- The Washington Times - Thursday, April 19, 2001

President Bush is getting high marks for tackling tough environmental issues that he inherited from the previous administration, but supporters fear the absence of an organized effort to explain his decisions leaves him vulnerable to attacks from Democrats.
In signs that the offensive against the White House was working, the Bush administration yesterday announced plans to tighten standards for arsenic in drinking water within nine months.
Christie Whitman, head of the Environmental Protection Agency (EPA), said she was asking the National Academy of Sciences to examine the effects of reductions.
Supporters say the Bush administration has made sound decisions regarding energy-saving standards for home appliances, arsenic levels in drinking water and carbon dioxide emissions.
But a clear lack of communications strategy gives Democrats and environmental supporters center stage to denounce the new rules as decisions that will severely damage the environment, giving the public the impression that the administration is insensitive to the issue.
"They have made some ghastly public relations blunders and opened themselves to unnecessary attack by the environmental community," said Myron Ebell, an environmental policy analyst for the Competitive Enterprise Institute.
"They are making the right decisions, but they havent explained why they are making them," Mr. Ebell said. "The manner in which they are proceeding is mystifying."
The Clinton administration spent the last days in office planting environmental "land mines and booby traps" for the new administration, Mr. Ebell said.
"Those midnight regulations were irrational and very imprudent, and at the same time they knew it would cause an outcry among certain special-interest groups," he said.
A Sept. 14 report by the Congressional Research Service concluded additional research was needed to address the "scientific uncertainty concerning the health effects and risk associated with arsenic exposures."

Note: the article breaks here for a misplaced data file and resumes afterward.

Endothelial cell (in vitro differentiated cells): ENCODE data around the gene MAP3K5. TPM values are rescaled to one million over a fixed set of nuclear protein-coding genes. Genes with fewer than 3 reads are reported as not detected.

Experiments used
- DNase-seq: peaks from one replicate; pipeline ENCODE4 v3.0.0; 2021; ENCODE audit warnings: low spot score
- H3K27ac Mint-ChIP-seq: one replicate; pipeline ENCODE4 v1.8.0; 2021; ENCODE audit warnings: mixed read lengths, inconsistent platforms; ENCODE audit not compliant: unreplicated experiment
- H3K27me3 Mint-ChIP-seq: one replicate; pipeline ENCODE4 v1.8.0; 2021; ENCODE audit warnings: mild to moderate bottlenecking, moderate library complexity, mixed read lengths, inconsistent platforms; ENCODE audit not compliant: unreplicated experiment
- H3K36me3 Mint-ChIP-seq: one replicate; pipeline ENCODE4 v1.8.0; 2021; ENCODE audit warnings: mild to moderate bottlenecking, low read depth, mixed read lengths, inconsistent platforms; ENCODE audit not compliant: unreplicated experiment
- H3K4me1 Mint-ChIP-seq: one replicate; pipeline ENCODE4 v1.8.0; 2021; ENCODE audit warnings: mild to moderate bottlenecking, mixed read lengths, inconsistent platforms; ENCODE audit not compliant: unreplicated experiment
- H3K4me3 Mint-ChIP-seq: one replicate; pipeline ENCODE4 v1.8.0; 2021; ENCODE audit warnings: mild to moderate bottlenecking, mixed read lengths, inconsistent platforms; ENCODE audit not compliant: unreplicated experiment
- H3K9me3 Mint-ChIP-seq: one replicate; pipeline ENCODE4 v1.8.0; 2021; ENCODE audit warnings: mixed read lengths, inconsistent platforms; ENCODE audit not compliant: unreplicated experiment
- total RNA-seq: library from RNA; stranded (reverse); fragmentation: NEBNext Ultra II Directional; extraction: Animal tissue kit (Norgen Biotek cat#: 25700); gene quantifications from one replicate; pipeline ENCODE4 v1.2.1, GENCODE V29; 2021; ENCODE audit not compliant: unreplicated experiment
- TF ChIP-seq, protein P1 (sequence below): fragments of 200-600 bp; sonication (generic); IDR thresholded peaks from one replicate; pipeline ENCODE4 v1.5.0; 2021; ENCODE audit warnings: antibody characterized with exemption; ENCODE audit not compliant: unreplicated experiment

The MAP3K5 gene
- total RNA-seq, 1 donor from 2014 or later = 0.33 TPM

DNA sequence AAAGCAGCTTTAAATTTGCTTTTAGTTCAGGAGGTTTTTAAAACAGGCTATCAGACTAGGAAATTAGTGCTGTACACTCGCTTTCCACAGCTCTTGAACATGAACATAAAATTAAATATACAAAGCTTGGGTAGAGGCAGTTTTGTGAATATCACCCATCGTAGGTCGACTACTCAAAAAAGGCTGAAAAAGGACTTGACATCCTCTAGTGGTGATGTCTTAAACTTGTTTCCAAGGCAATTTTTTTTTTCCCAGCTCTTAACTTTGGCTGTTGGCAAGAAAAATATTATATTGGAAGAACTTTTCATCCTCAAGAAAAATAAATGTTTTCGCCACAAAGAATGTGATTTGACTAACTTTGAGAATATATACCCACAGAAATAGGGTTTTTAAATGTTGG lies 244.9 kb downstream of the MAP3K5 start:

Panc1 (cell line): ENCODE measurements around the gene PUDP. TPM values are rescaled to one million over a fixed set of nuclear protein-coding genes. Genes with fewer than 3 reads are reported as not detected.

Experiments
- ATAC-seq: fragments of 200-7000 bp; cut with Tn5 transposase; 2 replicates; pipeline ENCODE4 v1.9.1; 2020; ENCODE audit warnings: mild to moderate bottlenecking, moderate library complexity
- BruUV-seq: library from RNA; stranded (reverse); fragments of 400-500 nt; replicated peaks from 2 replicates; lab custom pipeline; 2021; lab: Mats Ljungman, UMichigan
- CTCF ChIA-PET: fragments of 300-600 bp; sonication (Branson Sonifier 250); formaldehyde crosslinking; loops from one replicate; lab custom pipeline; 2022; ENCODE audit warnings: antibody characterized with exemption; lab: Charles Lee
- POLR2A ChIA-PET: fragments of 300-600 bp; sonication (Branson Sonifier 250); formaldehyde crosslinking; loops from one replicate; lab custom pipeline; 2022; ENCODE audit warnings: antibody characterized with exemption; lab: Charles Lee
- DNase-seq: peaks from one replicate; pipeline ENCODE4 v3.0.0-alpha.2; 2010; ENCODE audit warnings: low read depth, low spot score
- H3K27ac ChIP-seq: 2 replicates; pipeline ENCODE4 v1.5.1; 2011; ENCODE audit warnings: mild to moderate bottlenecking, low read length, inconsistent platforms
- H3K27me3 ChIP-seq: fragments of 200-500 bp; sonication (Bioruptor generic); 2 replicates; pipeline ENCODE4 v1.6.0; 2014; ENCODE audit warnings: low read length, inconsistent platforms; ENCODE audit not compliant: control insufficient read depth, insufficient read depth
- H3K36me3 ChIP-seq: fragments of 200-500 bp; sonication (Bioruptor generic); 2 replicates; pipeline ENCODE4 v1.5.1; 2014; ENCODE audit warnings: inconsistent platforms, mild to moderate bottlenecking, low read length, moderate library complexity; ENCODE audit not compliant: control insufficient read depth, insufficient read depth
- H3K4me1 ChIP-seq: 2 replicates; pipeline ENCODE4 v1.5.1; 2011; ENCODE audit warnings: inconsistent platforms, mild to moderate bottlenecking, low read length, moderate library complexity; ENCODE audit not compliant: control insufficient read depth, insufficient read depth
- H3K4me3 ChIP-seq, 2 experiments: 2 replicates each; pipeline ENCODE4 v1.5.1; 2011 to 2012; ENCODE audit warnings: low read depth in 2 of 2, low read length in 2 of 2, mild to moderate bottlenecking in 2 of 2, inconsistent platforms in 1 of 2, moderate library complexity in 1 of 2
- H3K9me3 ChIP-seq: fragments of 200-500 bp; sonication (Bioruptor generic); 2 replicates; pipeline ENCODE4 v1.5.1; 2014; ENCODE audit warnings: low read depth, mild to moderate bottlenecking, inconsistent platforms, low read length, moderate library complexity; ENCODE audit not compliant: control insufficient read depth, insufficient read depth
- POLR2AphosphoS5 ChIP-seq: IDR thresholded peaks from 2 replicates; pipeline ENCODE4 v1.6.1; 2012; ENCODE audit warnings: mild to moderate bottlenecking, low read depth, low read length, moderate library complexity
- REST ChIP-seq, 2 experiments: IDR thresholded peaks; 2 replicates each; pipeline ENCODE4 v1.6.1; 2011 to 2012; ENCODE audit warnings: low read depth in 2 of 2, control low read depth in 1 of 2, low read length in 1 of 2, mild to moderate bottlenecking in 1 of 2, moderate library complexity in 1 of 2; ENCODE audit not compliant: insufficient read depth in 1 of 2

The Clinton regulation, issued three days before the end of his presidency, would allow arsenic levels in drinking water of 10 parts per billion (ppb), a substantial reduction from the current standard of 50 ppb. The Bush administration appeared yesterday to retreat from its decision to stay the the rule and asked the National Academy of Sciences to study levels of three to 20 ppb.
"The Bush administration is committed to protecting the environment and the health of all Americans," Mrs. Whitman said in a written statement, promising a final regulation within nine months.
The Bush administrations decision on March 20 to stop the regulation created an uproar among environmentalists, congressional Democrats and members of the public.
Mrs. Whitman argued that scientific evidence was insufficient to justify the $200 million annual cost to municipalities, states and industry of meeting the Clinton standards by 2006.
"I have said consistently that we will obtain the necessary scientific review and that we will establish that standard in a timely manner," she said yesterday.
Environmentalists, who for years have argued for stricter arsenic standards, criticized the EPA yesterday for putting off a final decision.
"Were outraged that this is going to assure a year of delays for protection of public health for millions of Americans," said Erik D. Olson, senior attorney for the Natural Resources Defense Council.
He said the parameters set by Mrs. Whitman are "a pretty clear signal" that the EPA is headed toward settling at arsenic levels of 20 parts per billion twice the concentration of the Clinton standards.
Arsenic occurs naturally in water and is a necessary part of the human diet, say supporters of the Bush administration review.
Critics of the presidents first 100 days point to the arsenic rule review and suggest the administration favors poisoned water.
Independent pollster John Zogby compared the arsenic review to a Reagan administration decision to ease costly federal mandates on school lunch programs by allowing schools to define ketchup as a vegetable.
"The broad scope may have been justified, but it sounded heartless and still does," Mr. Zogby said.
The Bush administrations decision to review the arsenic rule "could be his ketchup," he said.
Communication missteps in the beginning of an administration are expected and not as damaging as pitfalls just months before the 2002 midterm elections, said John Czwartacki communication strategist for Greener and Hook.
"I think theyve handled it as well as can be expected; even they need some time to program their speed dial," Mr. Czwartacki said.

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